• Notice 2022-56, which requests comments related to the qualified commercial clean vehicles provisions and the alternative fuel vehicle refueling property
  • Notice 2022-57, which requests comments related to the carbon capture tax credit
  • Notice 2022-58, which requests comments related to the tax credit for the production of clean hydrogen and the clean fuel production tax credit.

November 3, 2022: The IRS
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IRS Appeals Revises Initial Contact Letter

The Internal Revenue Service Independent Office of Appeals (IRS Appeals) is the administrative forum for taxpayers to attempt to resolve tax disputes prior to litigation. Subject to certain exceptions, taxpayers can file a protest and have their dispute heard by IRS Appeals after adjustments are proposed at the examination level. Almost all disputes are resolved at the IRS Appeals level.

After a protest is submitted challenging the proposed adjustments, IRS Appeals will contact the taxpayer. This is accomplished through an initial contact letter, which provides general information on what to expect at IRS Appeals.

On October 4, 2022, IRS Appeals informed taxpayers that it is revising the initial contact letter in an effort to improve how taxpayers interact and communicate with it. The two revisions are:

  1. Clarifying that taxpayers and their representatives can choose whether they meet with IRS Appeals (e., by telephone, video or in-person) and that taxpayers and IRS Appeals can work together via mail or secure electronic messaging to resolve disputes.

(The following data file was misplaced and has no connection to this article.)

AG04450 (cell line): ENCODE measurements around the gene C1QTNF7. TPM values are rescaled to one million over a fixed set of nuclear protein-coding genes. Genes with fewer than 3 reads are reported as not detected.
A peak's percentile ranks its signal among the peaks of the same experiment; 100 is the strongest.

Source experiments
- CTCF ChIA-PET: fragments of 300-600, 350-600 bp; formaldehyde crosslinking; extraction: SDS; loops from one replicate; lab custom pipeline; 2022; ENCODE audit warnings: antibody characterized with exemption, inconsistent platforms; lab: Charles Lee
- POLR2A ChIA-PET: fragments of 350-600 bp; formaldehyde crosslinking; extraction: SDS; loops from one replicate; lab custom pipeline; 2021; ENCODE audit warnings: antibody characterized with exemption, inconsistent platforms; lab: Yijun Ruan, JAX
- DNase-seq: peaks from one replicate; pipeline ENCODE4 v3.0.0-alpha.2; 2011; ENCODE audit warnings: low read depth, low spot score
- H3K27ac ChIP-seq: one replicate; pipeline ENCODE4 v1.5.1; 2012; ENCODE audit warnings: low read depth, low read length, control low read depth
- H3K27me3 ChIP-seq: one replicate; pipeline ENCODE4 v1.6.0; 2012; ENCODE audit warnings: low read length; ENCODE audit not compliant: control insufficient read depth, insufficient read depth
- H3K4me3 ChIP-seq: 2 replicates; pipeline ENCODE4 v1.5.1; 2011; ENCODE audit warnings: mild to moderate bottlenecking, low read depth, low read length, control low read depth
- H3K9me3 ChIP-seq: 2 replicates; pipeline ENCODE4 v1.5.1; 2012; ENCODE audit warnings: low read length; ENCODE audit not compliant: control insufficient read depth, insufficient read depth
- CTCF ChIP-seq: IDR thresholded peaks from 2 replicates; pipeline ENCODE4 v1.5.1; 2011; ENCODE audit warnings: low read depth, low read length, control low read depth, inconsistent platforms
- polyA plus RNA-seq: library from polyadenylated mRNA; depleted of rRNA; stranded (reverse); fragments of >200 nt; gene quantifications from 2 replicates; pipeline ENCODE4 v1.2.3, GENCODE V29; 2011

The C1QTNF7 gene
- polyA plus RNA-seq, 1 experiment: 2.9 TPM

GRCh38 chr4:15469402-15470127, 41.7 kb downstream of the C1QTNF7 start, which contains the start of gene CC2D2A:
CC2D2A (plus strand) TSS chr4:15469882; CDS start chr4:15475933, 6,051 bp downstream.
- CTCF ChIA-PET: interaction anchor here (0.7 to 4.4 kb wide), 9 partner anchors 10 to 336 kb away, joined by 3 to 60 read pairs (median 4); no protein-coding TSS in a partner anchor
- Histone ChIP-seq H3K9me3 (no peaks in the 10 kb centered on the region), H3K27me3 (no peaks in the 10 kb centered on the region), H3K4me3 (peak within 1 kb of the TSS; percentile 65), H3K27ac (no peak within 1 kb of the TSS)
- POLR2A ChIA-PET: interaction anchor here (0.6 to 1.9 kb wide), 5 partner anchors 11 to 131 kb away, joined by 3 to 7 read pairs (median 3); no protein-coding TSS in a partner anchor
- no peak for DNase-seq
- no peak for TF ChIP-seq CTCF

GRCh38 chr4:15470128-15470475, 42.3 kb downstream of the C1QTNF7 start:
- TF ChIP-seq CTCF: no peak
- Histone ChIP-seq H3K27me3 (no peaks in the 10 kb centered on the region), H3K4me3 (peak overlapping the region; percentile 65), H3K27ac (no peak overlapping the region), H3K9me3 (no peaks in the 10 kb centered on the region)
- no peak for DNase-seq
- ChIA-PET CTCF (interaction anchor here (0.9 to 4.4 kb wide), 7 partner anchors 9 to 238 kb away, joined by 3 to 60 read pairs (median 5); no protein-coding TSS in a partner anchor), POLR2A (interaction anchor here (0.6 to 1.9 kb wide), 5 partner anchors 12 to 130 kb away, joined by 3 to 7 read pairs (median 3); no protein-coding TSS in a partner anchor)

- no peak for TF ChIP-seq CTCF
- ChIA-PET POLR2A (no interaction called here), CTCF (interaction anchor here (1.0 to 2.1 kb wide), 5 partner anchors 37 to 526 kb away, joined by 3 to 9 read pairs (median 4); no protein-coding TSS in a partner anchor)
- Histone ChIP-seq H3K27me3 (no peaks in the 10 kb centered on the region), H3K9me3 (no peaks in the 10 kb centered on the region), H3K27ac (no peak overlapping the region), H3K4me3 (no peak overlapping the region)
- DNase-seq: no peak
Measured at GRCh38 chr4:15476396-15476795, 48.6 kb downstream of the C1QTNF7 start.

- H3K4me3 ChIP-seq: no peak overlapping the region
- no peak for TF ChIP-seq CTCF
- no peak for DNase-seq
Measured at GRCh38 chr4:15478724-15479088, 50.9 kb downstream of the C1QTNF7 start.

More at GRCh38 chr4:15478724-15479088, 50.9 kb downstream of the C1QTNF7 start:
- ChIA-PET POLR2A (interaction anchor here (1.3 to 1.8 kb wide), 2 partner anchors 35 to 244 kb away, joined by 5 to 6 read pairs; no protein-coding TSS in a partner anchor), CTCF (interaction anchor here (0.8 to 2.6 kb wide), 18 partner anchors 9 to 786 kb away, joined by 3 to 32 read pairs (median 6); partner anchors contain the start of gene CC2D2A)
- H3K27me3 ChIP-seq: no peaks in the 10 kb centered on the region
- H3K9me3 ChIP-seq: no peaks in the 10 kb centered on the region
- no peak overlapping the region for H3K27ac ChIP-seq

1. Providing the name and phone number of the IRS Appeals Officer’s manager to ensure that an appeal stays on track if additional help is needed.

IRS Appeals also indicated that it welcomes comments on the revisions, which can be submitted to ap.taxpayer.experience@irs.gov by December 2, 2022.

Practice Point: As we have discussed in the past, IRS Appeals plays a vital role in the resolution of tax controversy matters without the time, expense and uncertainty of litigation. The initial contact letter revisions should be helpful by allowing taxpayers to choose the manner in which they would like to interact with IRS Appeals and ensuring that cases progress through the process without unnecessary delays. In a typical case, we recommend an “in-person” conference with IRS Appeals, if practicable.




Weekly IRS Roundup September 26 – September 30, 2022

Presented below is our summary of significant Internal Revenue Service (IRS) guidance and relevant tax matters for the week of September 26, 2022 – September 30, 2022.